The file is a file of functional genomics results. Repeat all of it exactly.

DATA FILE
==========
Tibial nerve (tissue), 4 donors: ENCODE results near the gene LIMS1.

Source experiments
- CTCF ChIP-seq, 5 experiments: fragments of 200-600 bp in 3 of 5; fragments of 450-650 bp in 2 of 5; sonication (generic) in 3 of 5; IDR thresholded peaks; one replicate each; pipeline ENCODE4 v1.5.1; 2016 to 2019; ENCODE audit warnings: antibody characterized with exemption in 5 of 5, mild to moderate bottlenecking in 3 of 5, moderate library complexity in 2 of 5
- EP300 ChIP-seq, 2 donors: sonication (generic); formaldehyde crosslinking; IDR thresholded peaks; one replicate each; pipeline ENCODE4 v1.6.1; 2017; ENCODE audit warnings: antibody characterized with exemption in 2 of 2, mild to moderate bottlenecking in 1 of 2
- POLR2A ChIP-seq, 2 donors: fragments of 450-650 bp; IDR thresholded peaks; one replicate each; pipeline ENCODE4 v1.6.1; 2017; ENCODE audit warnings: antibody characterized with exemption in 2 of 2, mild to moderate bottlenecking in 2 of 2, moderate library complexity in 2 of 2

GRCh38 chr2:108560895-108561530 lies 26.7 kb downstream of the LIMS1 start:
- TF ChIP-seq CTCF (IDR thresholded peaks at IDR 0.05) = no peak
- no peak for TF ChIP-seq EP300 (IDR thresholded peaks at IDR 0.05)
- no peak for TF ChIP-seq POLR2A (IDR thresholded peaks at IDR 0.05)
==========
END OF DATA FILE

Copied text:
Tibial nerve (tissue), 4 donors: ENCODE results near the gene LIMS1.

Source experiments
- CTCF ChIP-seq, 5 experiments: fragments of 200-600 bp in 3 of 5; fragments of 450-650 bp in 2 of 5; sonication (generic) in 3 of 5; IDR thresholded peaks; one replicate each; pipeline ENCODE4 v1.5.1; 2016 to 2019; ENCODE audit warnings: antibody characterized with exemption in 5 of 5, mild to moderate bottlenecking in 3 of 5, moderate library complexity in 2 of 5
- EP300 ChIP-seq, 2 donors: sonication (generic); formaldehyde crosslinking; IDR thresholded peaks; one replicate each; pipeline ENCODE4 v1.6.1; 2017; ENCODE audit warnings: antibody characterized with exemption in 2 of 2, mild to moderate bottlenecking in 1 of 2
- POLR2A ChIP-seq, 2 donors: fragments of 450-650 bp; IDR thresholded peaks; one replicate each; pipeline ENCODE4 v1.6.1; 2017; ENCODE audit warnings: antibody characterized with exemption in 2 of 2, mild to moderate bottlenecking in 2 of 2, moderate library complexity in 2 of 2

GRCh38 chr2:108560895-108561530 lies 26.7 kb downstream of the LIMS1 start:
- TF ChIP-seq CTCF (IDR thresholded peaks at IDR 0.05) = no peak
- no peak for TF ChIP-seq EP300 (IDR thresholded peaks at IDR 0.05)
- no peak for TF ChIP-seq POLR2A (IDR thresholded peaks at IDR 0.05)